Understanding eyelid surgery
Droopy, puffy or baggy eyelids can make you look older, tired and can also impair vision. Surgery can correct these problems and refresh and redefine your appearance. A drooping brow is often a contributing factor or even the main cause of upper lid problems. Dr Lamb will assess whether the brow needs elevation and, if required, a brow lift will be performed at the same time as lid surgery.
Making the decision to have eyelid surgery
During the pre-operative consultation, you will be examined and asked questions about previous lid surgery, tear production, use of lenses, eye drops and your expectations of surgery. Dr Lamb will examine your eyes and eyelids to exclude any problems that could affect a good functional result. He will also demonstrate what to expect from eyelid surgery. Factors to be considered include age, skin type, ethnic background and degree of vision obstruction.
The function of the upper eyelid muscle (the ‘levator’) will be assessed and if the upper lid margin is lower than normal, surgery to tighten that muscle may also be necessary. This procedure, called ptosis surgery, should be performed at the same time as blepharoplasty, saving the patient from having two separate surgeries. If the muscle is weak, having lid surgery without ptosis repair will not fix the problem as the underlying muscle is still weak. This is a common source of referral to Dr Lamb when other doctors have performed blepharoplasty but not repaired the weak levator muscle that now requires a second operation.
In upper lid surgery, Dr Lamb marks the natural lines of the lids to make the scars virtually invisible along these natural folds. An incision is made and excess skin, muscle and fat are removed using a CO2 laser. The use of a laser greatly reduces swelling and bruising. Fine sutures are used to close the incisions, thereby minimising the visibility of any scar.
In lower eyelid surgery, two incisions are usually made. Using a CO2 laser, the first incision is made on the inside of the lower lid to remove excess fat. This does not leave a visible scar. The lower eyelid skin often requires tightening and is usually achieved by removing skin. This requires sutures just below the eyelashes in the natural crease of the lid and is usually invisible. CO2 laser resurfacing may be used when less tightening is required.
The muscles of the lower lid often are also loose and require tightening. These muscles are raised at the outer corners of the eye and secured, rather like lifting one end of a hammock. This is called a canthoplasty (also known as canthopexy) and tightens the lower lid. It also can be used to change the shape of the outer corner of the eye if desired.
No bending, lifting heavy objects or any strenuous exercises for ten days. Swelling is to be expected and can vary from mild to severe. For the first two days, frequent use of a cold compress is recommended. Take a clean bowl of cold water, add a clean facecloth, soak it in the cold water and squeeze it out. Place the facecloth over the incision site. When the cloth is no longer cool, rinse it again in the cold water. You could also use Johnson & Johnson or Swisspers eye makeup removal pads in replacement of a facecloth. A cold compress will reduce swelling and discomfort.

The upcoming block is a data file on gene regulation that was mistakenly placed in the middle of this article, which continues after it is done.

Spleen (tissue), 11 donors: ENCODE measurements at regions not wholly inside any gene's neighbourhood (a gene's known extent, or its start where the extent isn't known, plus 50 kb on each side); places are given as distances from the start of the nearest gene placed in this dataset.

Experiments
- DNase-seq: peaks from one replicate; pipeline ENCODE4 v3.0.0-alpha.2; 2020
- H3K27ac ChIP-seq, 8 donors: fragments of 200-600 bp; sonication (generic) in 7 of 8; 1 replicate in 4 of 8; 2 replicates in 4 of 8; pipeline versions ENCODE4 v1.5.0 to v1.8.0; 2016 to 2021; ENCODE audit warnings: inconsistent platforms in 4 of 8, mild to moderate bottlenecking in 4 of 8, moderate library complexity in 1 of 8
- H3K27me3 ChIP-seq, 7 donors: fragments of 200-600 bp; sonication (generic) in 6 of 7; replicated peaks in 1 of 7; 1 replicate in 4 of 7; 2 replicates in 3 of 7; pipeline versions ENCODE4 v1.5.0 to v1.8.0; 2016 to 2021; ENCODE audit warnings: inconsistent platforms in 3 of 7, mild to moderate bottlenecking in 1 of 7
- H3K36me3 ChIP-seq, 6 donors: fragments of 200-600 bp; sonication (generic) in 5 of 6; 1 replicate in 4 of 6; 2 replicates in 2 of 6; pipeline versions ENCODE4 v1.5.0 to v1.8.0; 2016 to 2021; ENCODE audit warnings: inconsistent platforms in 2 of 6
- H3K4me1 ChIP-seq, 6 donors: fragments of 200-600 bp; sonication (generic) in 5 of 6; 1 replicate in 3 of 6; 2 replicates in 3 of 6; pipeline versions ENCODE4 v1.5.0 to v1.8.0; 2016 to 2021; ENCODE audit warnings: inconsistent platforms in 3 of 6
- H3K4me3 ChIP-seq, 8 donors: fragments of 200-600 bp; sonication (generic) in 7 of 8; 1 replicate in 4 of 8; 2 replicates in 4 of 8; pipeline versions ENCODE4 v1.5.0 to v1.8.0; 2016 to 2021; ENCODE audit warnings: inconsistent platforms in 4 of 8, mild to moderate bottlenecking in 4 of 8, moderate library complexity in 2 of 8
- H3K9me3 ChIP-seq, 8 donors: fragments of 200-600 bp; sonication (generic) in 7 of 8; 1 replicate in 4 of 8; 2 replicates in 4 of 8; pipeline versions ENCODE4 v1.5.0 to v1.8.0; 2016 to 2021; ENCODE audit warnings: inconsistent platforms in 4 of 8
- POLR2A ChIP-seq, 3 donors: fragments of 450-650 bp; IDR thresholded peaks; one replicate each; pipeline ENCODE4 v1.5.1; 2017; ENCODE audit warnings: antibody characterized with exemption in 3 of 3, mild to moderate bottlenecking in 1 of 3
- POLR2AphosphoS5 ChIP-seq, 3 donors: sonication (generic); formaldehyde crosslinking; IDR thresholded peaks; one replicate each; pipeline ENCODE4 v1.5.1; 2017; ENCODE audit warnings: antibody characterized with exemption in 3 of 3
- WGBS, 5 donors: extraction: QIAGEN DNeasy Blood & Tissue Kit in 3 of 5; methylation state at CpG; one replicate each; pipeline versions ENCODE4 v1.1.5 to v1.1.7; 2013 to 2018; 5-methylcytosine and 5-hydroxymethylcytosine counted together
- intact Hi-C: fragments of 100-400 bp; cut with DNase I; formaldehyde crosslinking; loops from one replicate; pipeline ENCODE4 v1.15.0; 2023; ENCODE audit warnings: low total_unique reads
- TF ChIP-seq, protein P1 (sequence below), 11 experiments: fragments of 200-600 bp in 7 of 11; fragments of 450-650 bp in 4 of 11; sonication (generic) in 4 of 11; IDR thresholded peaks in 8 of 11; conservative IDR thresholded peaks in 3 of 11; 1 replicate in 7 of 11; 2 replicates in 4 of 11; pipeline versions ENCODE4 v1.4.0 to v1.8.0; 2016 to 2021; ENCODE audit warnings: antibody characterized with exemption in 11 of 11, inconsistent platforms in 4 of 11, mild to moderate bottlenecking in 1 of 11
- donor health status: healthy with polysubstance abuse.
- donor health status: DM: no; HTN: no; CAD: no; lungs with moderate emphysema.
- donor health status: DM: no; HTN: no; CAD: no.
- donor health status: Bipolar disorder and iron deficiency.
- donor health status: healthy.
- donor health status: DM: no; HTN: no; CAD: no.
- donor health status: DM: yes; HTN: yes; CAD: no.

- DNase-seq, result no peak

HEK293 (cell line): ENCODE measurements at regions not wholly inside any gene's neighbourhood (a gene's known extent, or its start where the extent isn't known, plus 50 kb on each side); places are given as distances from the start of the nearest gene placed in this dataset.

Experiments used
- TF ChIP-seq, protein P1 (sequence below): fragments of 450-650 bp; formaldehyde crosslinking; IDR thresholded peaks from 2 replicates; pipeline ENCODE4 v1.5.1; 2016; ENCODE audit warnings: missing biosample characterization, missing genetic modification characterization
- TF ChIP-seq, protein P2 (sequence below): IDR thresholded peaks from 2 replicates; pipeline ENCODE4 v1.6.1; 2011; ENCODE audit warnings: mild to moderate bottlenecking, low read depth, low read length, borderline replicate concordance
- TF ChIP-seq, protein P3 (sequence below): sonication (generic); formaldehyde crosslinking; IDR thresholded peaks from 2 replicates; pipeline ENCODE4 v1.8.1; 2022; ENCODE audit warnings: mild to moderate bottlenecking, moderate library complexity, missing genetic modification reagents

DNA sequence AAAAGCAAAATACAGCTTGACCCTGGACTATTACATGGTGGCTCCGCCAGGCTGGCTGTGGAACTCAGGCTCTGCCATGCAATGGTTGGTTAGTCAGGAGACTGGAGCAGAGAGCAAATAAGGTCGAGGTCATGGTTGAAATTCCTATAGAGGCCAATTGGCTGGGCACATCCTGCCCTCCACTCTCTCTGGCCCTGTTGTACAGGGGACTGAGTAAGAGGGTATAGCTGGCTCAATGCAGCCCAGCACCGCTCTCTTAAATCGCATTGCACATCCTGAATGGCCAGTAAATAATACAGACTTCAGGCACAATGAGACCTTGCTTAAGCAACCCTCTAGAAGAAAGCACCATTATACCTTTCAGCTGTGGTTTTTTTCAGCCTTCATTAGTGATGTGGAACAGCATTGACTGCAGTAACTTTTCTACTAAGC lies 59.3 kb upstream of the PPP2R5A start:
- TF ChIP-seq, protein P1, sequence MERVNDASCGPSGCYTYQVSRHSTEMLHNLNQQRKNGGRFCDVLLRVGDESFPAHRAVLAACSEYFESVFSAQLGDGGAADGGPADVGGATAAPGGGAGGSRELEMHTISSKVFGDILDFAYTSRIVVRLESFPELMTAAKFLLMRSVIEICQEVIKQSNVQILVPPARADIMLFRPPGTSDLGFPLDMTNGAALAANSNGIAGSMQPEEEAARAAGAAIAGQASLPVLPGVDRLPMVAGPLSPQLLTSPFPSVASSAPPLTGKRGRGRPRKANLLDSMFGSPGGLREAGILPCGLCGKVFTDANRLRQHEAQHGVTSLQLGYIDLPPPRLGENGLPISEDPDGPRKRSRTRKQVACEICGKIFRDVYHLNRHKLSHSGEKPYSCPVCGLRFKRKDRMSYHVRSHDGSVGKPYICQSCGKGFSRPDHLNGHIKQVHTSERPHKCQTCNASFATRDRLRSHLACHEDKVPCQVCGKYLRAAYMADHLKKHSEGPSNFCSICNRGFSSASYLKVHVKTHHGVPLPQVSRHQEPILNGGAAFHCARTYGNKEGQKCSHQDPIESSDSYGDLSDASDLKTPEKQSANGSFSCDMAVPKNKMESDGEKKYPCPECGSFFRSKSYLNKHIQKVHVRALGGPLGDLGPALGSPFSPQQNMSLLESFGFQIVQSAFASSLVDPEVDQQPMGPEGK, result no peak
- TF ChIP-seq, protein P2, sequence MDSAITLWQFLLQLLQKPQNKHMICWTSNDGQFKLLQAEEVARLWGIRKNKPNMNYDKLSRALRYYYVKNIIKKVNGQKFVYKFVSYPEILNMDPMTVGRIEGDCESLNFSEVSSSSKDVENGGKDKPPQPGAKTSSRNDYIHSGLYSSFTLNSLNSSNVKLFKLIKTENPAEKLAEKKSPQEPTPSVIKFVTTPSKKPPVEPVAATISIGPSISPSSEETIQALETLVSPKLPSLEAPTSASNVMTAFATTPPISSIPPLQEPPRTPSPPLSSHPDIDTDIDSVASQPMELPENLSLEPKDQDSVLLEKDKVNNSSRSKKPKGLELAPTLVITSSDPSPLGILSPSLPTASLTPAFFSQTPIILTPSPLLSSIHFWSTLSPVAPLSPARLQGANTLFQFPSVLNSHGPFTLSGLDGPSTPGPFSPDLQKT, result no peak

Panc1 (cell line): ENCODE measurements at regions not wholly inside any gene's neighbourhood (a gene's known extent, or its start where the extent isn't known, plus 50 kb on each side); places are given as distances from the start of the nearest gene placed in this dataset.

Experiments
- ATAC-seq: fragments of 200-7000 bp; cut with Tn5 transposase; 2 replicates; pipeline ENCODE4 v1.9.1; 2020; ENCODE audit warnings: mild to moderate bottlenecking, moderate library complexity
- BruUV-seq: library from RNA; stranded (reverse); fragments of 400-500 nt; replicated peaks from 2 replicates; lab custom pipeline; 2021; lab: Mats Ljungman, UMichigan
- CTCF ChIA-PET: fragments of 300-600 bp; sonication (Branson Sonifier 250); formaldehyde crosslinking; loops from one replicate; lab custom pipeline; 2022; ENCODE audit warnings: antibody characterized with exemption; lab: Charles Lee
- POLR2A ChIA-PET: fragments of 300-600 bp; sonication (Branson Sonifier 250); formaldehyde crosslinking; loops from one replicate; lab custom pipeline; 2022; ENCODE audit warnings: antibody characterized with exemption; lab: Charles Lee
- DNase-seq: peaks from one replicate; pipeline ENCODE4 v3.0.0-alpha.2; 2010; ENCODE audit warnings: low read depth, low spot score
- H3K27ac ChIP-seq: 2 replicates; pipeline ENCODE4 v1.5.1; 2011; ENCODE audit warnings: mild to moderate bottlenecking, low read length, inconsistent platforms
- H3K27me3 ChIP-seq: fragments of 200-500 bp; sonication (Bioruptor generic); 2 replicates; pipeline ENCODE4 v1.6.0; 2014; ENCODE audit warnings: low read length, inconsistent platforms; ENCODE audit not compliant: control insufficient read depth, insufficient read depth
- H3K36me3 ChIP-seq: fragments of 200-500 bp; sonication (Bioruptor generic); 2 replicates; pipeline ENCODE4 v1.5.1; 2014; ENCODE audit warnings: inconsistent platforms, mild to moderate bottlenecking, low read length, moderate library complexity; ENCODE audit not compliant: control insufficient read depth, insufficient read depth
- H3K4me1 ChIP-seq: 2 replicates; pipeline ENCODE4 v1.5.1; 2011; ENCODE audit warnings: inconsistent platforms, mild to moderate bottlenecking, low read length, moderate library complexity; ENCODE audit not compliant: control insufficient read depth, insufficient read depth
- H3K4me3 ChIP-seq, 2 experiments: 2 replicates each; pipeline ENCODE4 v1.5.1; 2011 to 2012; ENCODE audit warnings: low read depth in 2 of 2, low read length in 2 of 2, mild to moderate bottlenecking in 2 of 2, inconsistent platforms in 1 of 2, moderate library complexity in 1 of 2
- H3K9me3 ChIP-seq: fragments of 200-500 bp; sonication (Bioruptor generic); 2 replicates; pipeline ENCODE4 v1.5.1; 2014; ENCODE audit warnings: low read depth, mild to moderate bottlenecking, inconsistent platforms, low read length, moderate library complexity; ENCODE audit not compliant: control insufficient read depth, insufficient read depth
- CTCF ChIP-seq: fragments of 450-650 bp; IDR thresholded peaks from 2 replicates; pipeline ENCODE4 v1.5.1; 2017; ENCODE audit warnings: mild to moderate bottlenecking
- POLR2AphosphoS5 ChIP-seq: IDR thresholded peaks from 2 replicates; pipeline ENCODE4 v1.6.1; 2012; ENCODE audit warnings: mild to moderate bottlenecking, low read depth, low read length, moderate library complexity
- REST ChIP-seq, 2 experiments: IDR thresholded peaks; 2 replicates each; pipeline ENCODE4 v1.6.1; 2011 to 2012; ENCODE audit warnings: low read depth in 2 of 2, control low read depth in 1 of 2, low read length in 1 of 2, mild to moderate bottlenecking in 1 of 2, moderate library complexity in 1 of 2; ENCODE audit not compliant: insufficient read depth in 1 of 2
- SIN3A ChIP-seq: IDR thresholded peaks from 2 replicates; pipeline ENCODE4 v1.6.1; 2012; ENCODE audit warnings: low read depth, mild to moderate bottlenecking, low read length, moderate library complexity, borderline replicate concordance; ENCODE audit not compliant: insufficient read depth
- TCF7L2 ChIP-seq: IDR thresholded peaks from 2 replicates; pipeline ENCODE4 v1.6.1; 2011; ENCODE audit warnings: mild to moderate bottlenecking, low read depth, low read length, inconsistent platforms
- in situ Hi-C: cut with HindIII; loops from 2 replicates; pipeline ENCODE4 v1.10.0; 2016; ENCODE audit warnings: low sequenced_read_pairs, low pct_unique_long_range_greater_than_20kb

Do not use frozen peas, Cryo‑Gel™ Gel Packs etc. Use ONLY light cloths similar to what is supplied in theatre.
When lying down, use two to three pillows. During the day, it is best to keep moderately active. Lying down during the day will increase the swelling. You may take Paracetamol tablets if necessary for pain.
This procedure involves incisions on the outer surface on the upper lid and the inner surface and usually the outer surface of the lower lids. Complications can occur, but are rare. Infection is always a possibility – however this is uncommon after lid surgery. Haemorrhage can occur and has the potential to affect eyesight, however with laser surgery this is very rare. Dr Lamb has never seen this happen. Damage to the muscle in the upper or lower lid can result in a droopy eyelid. Precautions are taken for this not to occur but if it should occur, it can be repaired. Damage to a muscle in the lower lid can result in double vision. This is rare and I have never seen this problem. If too much skin is taken from the upper eyelid, difficulty in closing the eye can occur. With lower lid surgery, the lid can sit away from the eye usually due to swelling and usually settles quickly. As the upper lid skin is incised, a scar may result. The incision is in the lid crease and will fade with time. However if one scars excessively it may be more prominent and require modification. Lid asymmetry can occur and may require modification. If you have had filler in your lower lid area, it will have to be removed before surgery. This requires injections of a dissolving agent. If the filler is not hyaluronic acid it cannot be removed. Even with this treatment prolonged swelling is possible due to residual filler. The laser can damage the eye if fired directly at it. This should not occur as Dr Lamb uses specially designed eye shields to prevent this. Some discomfort, swelling and possibly bruising can occur, fluid can collect over the white of the eye and is usually transient, however this is minimised by the use of laser.